Farris joins top board for Colorado Counties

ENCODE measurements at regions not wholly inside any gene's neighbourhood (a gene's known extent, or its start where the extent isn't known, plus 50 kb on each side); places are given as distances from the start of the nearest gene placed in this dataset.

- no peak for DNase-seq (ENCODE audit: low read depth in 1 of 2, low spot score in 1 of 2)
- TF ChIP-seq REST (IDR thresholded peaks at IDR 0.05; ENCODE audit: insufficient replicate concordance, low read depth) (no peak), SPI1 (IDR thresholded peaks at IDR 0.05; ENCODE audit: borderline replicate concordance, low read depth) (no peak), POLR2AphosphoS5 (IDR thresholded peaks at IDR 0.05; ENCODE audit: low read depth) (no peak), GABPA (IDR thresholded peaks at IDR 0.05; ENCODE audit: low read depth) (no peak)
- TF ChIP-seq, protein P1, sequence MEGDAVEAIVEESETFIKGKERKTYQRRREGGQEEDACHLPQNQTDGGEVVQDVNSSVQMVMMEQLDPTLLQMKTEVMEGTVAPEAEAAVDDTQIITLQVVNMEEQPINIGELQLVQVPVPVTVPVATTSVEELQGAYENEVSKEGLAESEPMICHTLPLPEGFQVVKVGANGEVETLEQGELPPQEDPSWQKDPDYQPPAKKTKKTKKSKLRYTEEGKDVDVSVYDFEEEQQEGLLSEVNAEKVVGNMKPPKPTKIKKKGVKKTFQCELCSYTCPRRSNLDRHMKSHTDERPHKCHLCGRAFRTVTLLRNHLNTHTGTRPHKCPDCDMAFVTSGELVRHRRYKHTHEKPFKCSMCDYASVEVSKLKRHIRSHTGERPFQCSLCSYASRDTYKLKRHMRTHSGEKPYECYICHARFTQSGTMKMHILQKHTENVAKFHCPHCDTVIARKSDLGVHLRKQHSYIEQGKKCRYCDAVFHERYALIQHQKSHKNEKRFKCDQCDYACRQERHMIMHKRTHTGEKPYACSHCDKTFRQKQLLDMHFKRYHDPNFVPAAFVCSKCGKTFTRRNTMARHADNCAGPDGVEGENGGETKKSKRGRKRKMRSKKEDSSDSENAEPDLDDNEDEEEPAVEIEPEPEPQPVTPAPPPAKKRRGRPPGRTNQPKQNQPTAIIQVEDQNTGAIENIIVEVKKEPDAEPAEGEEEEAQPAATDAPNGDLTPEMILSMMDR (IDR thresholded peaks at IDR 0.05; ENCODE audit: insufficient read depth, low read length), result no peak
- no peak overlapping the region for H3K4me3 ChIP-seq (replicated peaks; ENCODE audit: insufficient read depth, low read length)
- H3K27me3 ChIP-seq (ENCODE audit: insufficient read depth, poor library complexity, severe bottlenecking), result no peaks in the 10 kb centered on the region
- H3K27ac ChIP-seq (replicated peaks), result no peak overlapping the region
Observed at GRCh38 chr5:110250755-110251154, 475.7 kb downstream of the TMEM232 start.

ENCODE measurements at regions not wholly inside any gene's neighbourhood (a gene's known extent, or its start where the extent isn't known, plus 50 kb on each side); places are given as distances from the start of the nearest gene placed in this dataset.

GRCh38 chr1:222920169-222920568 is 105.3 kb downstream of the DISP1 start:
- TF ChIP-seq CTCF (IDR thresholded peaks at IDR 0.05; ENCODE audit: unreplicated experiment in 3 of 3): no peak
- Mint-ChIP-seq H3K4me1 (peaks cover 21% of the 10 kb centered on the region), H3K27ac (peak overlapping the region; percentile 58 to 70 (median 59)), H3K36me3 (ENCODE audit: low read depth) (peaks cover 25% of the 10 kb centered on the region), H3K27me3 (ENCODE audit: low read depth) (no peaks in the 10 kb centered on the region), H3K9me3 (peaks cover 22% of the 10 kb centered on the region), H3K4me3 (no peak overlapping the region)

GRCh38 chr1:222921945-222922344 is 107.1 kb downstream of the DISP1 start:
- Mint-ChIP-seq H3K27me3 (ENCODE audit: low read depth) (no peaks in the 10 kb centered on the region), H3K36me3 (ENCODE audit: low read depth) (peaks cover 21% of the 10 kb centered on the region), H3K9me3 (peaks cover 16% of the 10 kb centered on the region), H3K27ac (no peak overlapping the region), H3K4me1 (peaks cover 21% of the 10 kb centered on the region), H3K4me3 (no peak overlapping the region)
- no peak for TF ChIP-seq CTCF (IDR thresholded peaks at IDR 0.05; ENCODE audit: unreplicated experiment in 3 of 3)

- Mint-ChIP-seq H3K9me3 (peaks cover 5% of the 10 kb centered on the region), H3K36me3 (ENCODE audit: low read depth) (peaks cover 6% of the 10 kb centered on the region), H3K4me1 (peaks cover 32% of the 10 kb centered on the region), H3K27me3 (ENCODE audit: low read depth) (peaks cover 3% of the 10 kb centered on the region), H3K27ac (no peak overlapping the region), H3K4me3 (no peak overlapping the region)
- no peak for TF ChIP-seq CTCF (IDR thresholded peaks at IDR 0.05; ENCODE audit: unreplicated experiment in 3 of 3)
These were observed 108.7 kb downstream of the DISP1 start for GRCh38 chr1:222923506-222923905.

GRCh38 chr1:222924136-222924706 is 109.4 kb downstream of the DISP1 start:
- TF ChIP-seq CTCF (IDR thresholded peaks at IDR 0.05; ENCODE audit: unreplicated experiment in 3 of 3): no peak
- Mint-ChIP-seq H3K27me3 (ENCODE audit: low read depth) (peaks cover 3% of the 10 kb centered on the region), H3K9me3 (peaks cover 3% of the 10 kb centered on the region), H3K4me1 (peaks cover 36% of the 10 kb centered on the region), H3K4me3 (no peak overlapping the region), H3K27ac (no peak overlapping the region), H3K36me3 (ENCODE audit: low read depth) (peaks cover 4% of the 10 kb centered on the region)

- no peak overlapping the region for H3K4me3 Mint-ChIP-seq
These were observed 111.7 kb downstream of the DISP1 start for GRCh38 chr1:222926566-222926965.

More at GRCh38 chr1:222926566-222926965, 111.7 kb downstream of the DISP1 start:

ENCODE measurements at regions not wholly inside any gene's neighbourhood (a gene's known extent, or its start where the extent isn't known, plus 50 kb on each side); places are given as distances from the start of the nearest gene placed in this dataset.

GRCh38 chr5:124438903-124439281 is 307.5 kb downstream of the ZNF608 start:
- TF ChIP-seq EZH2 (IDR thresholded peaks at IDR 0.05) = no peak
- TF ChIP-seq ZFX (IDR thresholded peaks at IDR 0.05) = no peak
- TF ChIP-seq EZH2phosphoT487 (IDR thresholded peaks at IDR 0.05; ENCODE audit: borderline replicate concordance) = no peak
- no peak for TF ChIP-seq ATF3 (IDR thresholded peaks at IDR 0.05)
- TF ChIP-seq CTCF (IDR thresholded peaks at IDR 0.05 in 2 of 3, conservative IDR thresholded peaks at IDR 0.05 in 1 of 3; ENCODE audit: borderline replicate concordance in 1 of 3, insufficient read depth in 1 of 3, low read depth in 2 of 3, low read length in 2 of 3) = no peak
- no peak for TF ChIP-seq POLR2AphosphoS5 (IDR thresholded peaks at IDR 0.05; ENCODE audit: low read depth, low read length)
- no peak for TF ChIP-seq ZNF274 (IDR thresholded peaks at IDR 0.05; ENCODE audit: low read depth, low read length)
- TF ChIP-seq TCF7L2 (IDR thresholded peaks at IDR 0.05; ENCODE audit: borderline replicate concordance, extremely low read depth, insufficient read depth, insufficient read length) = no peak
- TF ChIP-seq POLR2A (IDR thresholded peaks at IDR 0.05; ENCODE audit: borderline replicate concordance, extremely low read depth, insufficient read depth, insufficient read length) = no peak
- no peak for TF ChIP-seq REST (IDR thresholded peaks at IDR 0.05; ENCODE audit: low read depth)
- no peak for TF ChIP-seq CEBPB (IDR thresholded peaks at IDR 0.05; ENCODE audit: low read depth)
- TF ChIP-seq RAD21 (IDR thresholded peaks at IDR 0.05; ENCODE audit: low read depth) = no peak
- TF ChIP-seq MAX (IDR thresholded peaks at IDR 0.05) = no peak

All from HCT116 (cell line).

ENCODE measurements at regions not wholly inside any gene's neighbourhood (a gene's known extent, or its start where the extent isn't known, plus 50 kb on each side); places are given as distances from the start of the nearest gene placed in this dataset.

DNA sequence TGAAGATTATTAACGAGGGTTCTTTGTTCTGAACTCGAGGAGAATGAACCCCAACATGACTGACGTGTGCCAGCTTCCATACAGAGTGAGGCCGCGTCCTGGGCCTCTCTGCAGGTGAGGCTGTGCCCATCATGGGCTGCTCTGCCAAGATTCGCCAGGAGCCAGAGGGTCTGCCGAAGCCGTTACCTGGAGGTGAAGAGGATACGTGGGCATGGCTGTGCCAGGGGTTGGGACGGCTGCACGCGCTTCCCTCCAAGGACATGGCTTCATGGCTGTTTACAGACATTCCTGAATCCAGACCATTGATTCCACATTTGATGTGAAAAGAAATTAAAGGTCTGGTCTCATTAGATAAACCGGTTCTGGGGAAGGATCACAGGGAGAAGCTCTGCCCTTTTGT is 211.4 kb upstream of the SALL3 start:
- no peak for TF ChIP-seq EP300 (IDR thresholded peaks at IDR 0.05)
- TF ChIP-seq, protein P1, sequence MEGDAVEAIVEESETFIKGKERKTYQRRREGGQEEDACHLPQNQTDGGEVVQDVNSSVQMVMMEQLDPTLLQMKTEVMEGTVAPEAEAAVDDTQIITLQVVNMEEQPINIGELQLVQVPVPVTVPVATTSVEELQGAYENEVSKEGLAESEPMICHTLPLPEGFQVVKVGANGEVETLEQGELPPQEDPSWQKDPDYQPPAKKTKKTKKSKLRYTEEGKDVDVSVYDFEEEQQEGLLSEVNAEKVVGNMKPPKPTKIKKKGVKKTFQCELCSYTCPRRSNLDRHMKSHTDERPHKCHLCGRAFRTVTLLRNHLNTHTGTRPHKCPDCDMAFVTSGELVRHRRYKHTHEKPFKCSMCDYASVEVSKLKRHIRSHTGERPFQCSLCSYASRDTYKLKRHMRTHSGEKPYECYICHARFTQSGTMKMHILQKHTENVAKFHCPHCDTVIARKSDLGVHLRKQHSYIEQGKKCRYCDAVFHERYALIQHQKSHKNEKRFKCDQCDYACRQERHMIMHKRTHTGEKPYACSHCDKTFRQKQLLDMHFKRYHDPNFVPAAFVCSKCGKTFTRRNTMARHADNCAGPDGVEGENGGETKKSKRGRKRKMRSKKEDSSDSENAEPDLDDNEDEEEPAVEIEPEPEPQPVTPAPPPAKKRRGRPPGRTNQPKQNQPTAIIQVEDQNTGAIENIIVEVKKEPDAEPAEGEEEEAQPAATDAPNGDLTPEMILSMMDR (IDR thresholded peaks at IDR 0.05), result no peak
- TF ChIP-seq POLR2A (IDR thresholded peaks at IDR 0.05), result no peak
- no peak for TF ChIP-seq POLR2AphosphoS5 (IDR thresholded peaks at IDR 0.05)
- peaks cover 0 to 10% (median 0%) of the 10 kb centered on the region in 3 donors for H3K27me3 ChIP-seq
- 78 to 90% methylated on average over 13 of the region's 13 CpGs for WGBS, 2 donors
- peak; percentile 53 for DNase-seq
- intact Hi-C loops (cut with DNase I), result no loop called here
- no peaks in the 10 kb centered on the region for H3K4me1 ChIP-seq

Dorothea Farris is going where no Pitkin County commissioner has been for a long time.Farris was nominated and elected earlier this month to sit on the board of directors for Colorado Counties Inc. It’s an organization that includes members from almost every county in Colorado, and Farris’ participation means Pitkin County will have a much louder, stronger voice in discussing important legislative issues.”I’ll be able to tell CCI how people in Pitkin County feel about the fee demos at the Maroon Bells, for example, and if people on that committee are convinced and agree with us, we can take it to a national level,” Farris said. “If [Congressman] Mark Udall hears that not just us but that 15 counties feel that way about the demos, it’ll have a lot more impact.”The Pitkin Board of County Commissioners hasn’t always had the best relationship with CCI. Farris said the board decided for a long time not to participate in the organization because much of the rest of the state is viewed as politically conservative. Pitkin County, with its more liberal beliefs and mountain resort sensibilities, didn’t always fit in.Farris said she and fellow Commissioner Jack Hatfield realized around 2001 that they should get involved and try to make the county’s voice heard.”My feeling is that if you’re going to be part of this state, you have to participate in an organization that represents the state, even if no one agrees with you,” she said. She and Hatfield began attending CCI meetings, and she said the reaction at first was ‘Oh God, here comes Pitkin County,’ but soon people were saying they were glad she was willing to speak out.”Some people agreed with us on issues and hadn’t been willing to express it,” she said. “We did have opportunities to make a difference, and I think now Pitkin County has gained respect from other counties in the state.”In fact, many of the issues Pitkin County faces in terms of land use and development – like construction of monster homes and preservation of open space – are now affecting other counties, she said.”They used to laugh when I said we were limiting homes to 5,000 square feet, and now they’re starting to understand,” she said.Farris became active with a number of steering committees as part of CCI, including public land, agriculture and tourism. She eventually became part of the organization’s mountain district and earlier this month was elected to the overall board of directors. Only seven other people sit on that board.”We haven’t had a board member on their board of directors in my entire history with the county – that’s the last 17 years,” said Pitkin County Manager Hilary Smith. “We are very pleased to have that presence.”Farris said Summit County, which includes the ski resorts of Breckenridge and Keystone, recently joined CCI. Another like-minded county, Boulder County, is in negotiations with CCI about joining.”This is not just a group of very conservative thinkers – it’s a group of people who want to share ideas,” Farris said. “It shouldn’t be just a group of people who always agree.”If Boulder County joined the organization, Farris said, she might be inclined to agree with its members on a number of issues, but sometimes she’s found that she agrees with Mesa County. It’s the “charm” of CCI, she said.”We find ourselves agreeing with mining communities, gambling communities and tourism communities,” she said. “The people in Lamar are making buses, and there’s a connection there with us and looking for mass transit. All of us just want the best for our counties.”Naomi Havlen’s e-mail address is email@example.com
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